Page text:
Tuesday, June 21, 2016

Guide: Agile Leadership (4) - Support, don't impede

The fourth part in this agile leadership series is the question: "What can I do to increase the effectiveness in my company?" The answer is simple: Clear the way. Here are five anti-patterns for managing in an agile environment, including ways to improve your behaviour.

Controls and Reports

Probably every form of control and report existing in your company has only one objective: Cover someone's behind in case something goes wrong. None of them has the purpose of actually advancing whatever strategy you are pursuing. Likewise, asking people to give you explicit status updates only covers your own ignorance regarding what is going on: What will you do with this information? Will you use that to benefit those doing the work?

There is a better way than reporting: Gemba, a fundamental Lean technique. Without soliciting information that forces people to interrupt their work, start looking around what people are actually doing and asking appropriate questions to learn what is going on.


It's very tempting to ask people to do something that helps whatever goal you currently have in mind, but - as mentioned previously - this disrupts whatever else they are doing. Plus, you need to think of the consequences that the work you are just generating has on the primary objective of your organization. Most of the things that come to your mind are just that: Work, or Non-value adding activity. For example, you want a weekly coordination meeting for your division: These meetings are dreaded by all except those who call for them. You're not helping anyone, much less your organization's profitability by demanding others to do things. There is pretty much nothing a manager can ask from a self-organized team which actually benefits the company.

Get the question "Who can do this..." out of your head. To have any purpose for your existence as a manager in an agile organization, your primary question should be: "How can I help you". However, be aware that you may lack information on the consequences of your actions, so be cautious where you tread.

Fixed Structure

You have proably spent a lot of time setting up the structure in your sphere of control to optimize whatever goals were important in the past. Unfortunately, there is no guarantee that this structure is still consistent with being agile, i.e. the ability to act easily, fast and cheap on changing circumstances. This might include old hierarchies as well as corresponding roles, meetings and reporting chains. Treating any of these as sacred will result in sub-optimization. Scrum does not consider a "manager" role, and this is no accident. Management structure is not necessary to succeed, although managers always find reasons why their role should exist.

Rather than justifying their existence, try finding reasons why your role and structures under your control should not exist, then work towards making this happen. As a manager, you are most valuable when you tear down any kind of structure which blocks those who actually do productive work.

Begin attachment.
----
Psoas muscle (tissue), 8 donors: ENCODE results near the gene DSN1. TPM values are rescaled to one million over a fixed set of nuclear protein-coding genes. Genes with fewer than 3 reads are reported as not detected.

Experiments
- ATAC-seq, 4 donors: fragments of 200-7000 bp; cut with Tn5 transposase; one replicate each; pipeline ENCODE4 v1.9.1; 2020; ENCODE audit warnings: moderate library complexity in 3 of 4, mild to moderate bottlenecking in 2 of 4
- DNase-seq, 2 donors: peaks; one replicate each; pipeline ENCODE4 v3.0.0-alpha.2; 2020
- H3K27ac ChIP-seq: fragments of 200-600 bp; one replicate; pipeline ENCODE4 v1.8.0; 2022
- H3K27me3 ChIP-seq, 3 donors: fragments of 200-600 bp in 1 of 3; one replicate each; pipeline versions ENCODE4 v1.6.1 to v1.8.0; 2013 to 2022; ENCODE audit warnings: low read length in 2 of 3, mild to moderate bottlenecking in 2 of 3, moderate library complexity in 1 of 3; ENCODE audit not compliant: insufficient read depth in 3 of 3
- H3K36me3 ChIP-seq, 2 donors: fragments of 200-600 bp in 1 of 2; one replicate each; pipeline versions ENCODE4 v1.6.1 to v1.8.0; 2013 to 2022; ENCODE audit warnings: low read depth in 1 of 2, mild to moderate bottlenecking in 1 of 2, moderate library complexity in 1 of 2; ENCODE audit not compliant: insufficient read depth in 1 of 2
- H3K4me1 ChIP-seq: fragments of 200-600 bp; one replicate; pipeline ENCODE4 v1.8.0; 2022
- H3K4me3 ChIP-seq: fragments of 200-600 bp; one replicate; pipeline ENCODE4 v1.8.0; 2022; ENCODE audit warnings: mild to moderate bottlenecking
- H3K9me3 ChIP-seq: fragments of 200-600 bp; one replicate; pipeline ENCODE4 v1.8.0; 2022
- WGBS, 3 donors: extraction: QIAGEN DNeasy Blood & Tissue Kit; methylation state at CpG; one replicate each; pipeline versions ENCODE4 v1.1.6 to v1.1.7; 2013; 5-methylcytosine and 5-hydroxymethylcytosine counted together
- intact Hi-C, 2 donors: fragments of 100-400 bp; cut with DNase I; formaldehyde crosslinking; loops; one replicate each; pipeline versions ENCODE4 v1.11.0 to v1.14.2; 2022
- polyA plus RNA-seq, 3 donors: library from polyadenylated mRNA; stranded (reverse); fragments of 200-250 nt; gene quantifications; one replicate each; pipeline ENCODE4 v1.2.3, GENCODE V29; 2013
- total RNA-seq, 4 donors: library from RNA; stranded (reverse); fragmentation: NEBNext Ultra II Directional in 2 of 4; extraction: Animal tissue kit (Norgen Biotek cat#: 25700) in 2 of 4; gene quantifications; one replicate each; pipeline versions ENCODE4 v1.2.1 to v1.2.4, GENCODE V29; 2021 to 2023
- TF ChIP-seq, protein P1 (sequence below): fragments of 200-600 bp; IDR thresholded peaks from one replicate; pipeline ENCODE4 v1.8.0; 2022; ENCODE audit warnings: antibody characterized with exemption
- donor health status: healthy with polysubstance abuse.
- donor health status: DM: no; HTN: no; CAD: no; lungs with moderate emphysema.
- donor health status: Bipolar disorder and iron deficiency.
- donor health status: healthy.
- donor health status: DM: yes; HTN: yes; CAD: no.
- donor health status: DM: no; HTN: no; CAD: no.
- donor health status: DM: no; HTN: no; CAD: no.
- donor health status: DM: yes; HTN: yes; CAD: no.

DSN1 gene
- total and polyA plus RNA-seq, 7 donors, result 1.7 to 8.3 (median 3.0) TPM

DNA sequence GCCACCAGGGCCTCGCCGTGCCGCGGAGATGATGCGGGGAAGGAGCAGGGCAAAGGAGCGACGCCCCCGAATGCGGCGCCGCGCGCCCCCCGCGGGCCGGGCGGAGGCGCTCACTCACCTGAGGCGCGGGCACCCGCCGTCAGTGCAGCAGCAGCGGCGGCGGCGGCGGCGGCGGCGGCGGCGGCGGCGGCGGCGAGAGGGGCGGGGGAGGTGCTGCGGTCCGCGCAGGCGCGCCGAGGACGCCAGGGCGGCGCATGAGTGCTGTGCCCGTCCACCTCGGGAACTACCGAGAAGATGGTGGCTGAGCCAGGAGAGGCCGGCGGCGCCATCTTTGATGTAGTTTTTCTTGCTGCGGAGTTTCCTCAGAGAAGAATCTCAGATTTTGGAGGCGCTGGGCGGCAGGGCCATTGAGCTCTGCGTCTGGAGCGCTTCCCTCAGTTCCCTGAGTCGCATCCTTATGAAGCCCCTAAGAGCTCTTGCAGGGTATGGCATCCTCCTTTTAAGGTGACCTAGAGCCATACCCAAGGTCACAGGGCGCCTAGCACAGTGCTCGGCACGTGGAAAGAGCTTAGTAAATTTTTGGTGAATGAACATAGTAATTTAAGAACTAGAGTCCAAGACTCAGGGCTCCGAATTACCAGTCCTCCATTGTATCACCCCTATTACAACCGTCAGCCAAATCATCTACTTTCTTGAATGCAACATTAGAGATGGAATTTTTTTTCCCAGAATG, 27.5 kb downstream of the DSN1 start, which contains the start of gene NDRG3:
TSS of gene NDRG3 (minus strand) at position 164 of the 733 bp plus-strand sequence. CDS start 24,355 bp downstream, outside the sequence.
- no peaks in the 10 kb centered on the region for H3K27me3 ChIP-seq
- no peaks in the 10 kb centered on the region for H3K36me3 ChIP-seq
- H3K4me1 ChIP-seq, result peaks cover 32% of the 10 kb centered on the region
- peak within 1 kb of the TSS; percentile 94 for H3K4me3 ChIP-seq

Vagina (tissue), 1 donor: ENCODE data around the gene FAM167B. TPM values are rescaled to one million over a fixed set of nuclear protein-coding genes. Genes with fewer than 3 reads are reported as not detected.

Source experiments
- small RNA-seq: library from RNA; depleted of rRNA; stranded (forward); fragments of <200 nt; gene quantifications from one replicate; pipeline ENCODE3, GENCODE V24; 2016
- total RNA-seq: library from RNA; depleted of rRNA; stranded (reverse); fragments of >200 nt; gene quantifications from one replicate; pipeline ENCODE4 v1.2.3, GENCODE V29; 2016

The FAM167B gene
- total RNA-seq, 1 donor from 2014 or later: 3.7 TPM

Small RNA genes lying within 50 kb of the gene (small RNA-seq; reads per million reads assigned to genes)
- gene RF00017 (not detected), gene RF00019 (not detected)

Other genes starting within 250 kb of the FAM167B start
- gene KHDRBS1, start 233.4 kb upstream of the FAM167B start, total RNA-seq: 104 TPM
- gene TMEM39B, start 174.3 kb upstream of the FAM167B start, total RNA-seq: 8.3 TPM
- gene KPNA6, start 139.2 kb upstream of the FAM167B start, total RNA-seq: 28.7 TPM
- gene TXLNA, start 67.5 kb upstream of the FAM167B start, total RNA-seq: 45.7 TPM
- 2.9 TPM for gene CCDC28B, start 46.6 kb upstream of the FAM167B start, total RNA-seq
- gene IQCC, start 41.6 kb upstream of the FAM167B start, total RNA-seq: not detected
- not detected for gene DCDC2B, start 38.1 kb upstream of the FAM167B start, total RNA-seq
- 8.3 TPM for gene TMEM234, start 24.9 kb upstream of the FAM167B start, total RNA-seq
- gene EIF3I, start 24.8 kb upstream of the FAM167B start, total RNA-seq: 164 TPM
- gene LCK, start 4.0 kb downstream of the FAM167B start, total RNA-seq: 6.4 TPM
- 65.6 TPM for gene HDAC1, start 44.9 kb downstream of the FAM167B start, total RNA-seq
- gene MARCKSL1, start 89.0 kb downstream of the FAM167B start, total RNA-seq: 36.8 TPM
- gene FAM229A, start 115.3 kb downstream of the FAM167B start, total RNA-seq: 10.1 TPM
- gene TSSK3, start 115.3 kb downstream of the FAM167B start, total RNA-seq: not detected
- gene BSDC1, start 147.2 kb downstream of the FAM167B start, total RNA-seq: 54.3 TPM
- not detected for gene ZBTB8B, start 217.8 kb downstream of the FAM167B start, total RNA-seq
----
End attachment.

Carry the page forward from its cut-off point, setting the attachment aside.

No-Go areas

The worst kind of impediment a team can face is a no-go area, a red line that can't be crossed even when it's essential to succeed. For example, a no-go area could be BYOD: What is the reason for a no-byod policy? Typically, no-gos are driven by fear, sometimes irrational, sometimes based on anecdotal evidence. But how can you succeed as long as fear of negative things drives your thoughts?

As a manager, you should identify the no-go areas in your company and remove the "Stop" signs, so that people can do what actually makes sense. Lead by example, show courage instead of cowering to suppressing fear.

Prescriptive solutions

Some old-school managers still cling to the concept that somehow, they are smarter, more knowledgable or more intelligent than their subordinates. While that may have been a merited concept a hundred years ago, it most certainly is not a useful premise in the age of creative work. If anything, managers might have focused their education on a different domain than others. Domain specific work that can't be done automated in the 21st century tends to be so intricate that managers who are not actively doing it can barely comprehend it. How would you prescribe an appropriate approach that you can't grasp?

When you feel things are moving in a wrong direction, do not fall for the temptation of prescribing a remedy. Much rather, spend time on educating your staff what the problems are, help them gain a deeper understanding regarding potential approaches - and let them work out their own solutions.


Probably the hardest part in agile management is accepting that you either are superfluous - or you are doing something wrong. Nothing you can do "down the line" will benefit your company.
But what you can do is go "to the side" (into other organizational areas) and "up the line" (higher in the hierarchy) to resolve impediments.

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